Screenshots attached to the Complaint show that the Respondent’s website in 2012 included advertising images and text and at least one figurative mark (apparently not registered in Thailand) copied from the Complainant’s website, with an appropriated image of a NESPRESSO coffee capsule used as a favicon (shortcut icon) for the Respondent’s website. These early examples of the Respondent’s website pages do not appear to include a disclaimer of affiliation. The website operator was (and still is) identified as “Nespresso-Thailand.com”. The Complainant reports that the Respondent exacerbates confusion in its newsletter, texts, and email advertising by repeating slogans that the Complainant uses in its own advertising campaigns, such as “Nespresso – What else?” and “We wish you delightful Nespresso moments.” The Respondent’s website now includes a disclaimer of affiliation, in a small font at the bottom of each page, but it continues to include NESPRESSO images and text, as well as contact information for the Complainant’s own repair services in Thailand.

The Complaint documents multiple attempts to deliver cease-and-desist letters to the Respondent in 2012, 2014, and 2017, with changing and conflicting responses regarding the identity of the Respondent. The Complainant was ultimately directed to a Hong Kong company called Access Service Limited as the website operator, and a lawyer representing that company attempted to negotiate the sale of the Domain Name or alternatively of the entire business. The Registrar ultimately identified the current Respondent in the context of this proceeding.

5. Parties’ Contentions

A. Complainant

The Complainant contends that the Domain Name is confusingly similar to its registered NESPRESSO trademark. The Complainant argues that the Respondent does not meet the standard for using the mark legitimately as an unauthorized reseller, as it has not appropriately disclosed its relationship with the Complainant and actively engenders confusion as to source and affiliation. The Complainant infers bad faith from this effort to misdirect Internet users for commercial gain, using a well-known trademark, and from the Respondent’s evasive conduct and attempts to extract a disproportionate sales price for the Domain Name.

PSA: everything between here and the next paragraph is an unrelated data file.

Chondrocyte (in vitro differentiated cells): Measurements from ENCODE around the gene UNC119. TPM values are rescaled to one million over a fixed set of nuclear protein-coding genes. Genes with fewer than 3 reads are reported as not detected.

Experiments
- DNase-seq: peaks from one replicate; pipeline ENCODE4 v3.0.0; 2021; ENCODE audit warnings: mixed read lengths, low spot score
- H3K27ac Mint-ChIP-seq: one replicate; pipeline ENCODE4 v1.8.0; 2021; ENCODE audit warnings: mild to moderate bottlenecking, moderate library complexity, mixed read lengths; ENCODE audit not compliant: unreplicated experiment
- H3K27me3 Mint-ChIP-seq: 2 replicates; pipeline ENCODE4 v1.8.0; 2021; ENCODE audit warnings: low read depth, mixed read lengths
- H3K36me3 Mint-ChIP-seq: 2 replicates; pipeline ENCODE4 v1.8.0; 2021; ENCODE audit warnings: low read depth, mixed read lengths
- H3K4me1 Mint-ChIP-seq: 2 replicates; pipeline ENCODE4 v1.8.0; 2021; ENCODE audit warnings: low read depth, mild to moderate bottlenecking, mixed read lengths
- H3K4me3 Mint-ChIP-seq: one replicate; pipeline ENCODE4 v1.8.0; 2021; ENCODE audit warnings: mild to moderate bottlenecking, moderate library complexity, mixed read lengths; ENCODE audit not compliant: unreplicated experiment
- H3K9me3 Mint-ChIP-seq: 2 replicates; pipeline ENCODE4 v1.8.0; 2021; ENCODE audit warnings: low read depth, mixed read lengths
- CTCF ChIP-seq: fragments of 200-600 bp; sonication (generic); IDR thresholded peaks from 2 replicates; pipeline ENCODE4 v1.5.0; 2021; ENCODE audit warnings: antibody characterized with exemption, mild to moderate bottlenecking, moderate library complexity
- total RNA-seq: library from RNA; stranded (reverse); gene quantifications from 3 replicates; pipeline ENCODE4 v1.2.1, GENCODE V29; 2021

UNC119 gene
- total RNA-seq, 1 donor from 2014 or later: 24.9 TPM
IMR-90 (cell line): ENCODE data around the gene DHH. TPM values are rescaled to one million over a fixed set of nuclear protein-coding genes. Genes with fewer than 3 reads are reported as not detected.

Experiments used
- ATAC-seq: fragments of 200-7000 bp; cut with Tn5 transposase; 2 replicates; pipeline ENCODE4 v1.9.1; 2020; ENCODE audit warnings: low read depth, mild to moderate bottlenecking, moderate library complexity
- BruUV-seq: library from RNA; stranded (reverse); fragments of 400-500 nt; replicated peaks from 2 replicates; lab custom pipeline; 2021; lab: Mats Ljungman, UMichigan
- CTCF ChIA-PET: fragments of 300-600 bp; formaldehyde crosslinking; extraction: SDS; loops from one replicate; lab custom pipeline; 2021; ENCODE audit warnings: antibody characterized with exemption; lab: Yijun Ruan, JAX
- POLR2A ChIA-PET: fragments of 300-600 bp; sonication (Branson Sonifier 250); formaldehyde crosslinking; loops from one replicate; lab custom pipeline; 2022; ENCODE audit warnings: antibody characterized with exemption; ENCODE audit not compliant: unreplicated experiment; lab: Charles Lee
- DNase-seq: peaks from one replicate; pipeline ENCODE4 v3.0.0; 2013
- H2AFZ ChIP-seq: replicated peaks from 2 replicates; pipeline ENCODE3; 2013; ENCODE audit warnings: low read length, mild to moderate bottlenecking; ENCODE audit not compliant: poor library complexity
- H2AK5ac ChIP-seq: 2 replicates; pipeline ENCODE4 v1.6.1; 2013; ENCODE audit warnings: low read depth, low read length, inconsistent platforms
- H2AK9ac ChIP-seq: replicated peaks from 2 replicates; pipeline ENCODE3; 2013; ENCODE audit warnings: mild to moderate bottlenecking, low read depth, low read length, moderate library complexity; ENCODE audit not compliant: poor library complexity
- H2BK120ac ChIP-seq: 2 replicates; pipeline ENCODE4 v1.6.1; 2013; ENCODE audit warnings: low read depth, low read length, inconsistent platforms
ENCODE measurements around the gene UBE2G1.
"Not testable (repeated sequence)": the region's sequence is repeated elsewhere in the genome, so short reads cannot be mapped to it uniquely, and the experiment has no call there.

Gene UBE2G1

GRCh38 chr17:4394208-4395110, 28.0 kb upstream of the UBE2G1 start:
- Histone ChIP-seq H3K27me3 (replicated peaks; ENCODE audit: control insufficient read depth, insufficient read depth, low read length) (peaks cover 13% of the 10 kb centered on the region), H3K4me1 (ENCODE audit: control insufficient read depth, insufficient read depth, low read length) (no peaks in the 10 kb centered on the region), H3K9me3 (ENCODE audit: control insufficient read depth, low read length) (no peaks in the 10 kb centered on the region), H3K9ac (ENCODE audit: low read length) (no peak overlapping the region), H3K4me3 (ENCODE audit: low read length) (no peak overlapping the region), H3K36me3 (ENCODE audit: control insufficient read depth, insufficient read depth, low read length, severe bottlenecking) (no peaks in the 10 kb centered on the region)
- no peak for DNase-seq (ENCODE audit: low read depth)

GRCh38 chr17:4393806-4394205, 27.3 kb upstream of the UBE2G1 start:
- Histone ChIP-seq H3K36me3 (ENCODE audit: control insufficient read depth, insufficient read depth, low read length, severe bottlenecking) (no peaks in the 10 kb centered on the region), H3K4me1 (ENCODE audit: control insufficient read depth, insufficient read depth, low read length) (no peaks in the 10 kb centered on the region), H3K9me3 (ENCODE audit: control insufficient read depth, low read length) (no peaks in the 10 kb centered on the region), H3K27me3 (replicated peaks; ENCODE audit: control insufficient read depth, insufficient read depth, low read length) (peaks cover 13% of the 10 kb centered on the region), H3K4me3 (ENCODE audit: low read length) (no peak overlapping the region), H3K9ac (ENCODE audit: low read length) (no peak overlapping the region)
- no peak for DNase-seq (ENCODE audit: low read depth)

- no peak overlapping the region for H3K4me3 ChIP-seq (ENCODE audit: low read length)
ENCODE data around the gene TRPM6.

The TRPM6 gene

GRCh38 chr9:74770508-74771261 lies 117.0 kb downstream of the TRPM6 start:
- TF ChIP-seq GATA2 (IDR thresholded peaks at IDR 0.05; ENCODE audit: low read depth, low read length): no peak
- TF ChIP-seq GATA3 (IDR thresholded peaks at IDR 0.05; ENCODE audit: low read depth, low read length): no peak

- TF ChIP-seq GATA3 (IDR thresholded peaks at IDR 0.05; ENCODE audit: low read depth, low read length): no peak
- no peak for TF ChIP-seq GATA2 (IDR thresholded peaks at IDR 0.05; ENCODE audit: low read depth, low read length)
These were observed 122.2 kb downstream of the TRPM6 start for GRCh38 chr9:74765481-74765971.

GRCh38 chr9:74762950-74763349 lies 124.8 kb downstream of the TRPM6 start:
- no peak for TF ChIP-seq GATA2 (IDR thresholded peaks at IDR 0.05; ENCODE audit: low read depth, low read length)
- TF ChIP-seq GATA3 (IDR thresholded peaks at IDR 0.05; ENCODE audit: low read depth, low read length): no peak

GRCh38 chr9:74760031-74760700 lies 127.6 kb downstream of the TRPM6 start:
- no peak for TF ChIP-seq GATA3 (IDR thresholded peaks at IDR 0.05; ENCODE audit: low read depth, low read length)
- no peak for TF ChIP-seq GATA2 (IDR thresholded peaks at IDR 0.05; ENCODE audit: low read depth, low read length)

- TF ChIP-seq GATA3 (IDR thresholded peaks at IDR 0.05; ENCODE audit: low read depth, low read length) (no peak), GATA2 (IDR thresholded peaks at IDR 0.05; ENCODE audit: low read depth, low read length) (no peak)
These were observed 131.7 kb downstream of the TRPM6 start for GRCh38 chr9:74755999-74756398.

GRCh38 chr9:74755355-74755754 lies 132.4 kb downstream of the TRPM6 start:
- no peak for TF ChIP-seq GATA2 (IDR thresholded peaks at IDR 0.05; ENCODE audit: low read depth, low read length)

B. Respondent

The Respondent contends that the Domain Name (adding “-thailand.com”) is sufficiently dissimilar to the Complainant’s NESPRESSO mark that initial confusion is unlikely, and that the Respondent’s website is readily identified as distinct from the Complainant’s. The Respondent observes that the Complaint does not attach customer emails or other external evidence of actual confusion.

The Respondent asserts a legitimate interest in the Domain Name in connection with its online “Nespresso” resale business. The Respondent claims that it is well-known in Thailand as an online business with a name corresponding to the Domain Name, which the Respondent has used since 2011 to resell genuine “Nespresso” products in Thailand. The Respondent contends that it accurately identifies itself and publishes its postal address in Thailand on its website. It makes a point of disclaiming affiliation with the Complainant on every page of the website and in its FAQs.

The Respondent contends that it registered the Domain Name in good faith in 2011, after checking the legality of this step with the Department of Intellectual Property of Thailand, and that it has used the Domain Name for a legitimate business as a reseller for more than six years since then. The Respondent states that it offered to sell its business and the Domain Name to the Complainant only recently, after the Complainant objected to its further operation, but the parties did not reach an agreement. The Respondent protests that it has operated its business in good faith, using text and images to refer to the “Nespresso” products that it resells, and that the Complainant’s efforts to shut out alternative distribution channels in Thailand are themselves of questionable legality.

6. Discussion and Findings

Paragraph 4(a) of the Policy provides that in order to divest a respondent of a disputed domain name, a complainant must demonstrate each of the following:

(i) the disputed domain name is identical or confusingly similar to a trademark or service mark in which the complainant has rights; and

(ii) the respondent has no rights or legitimate interests in respect of the disputed domain name; and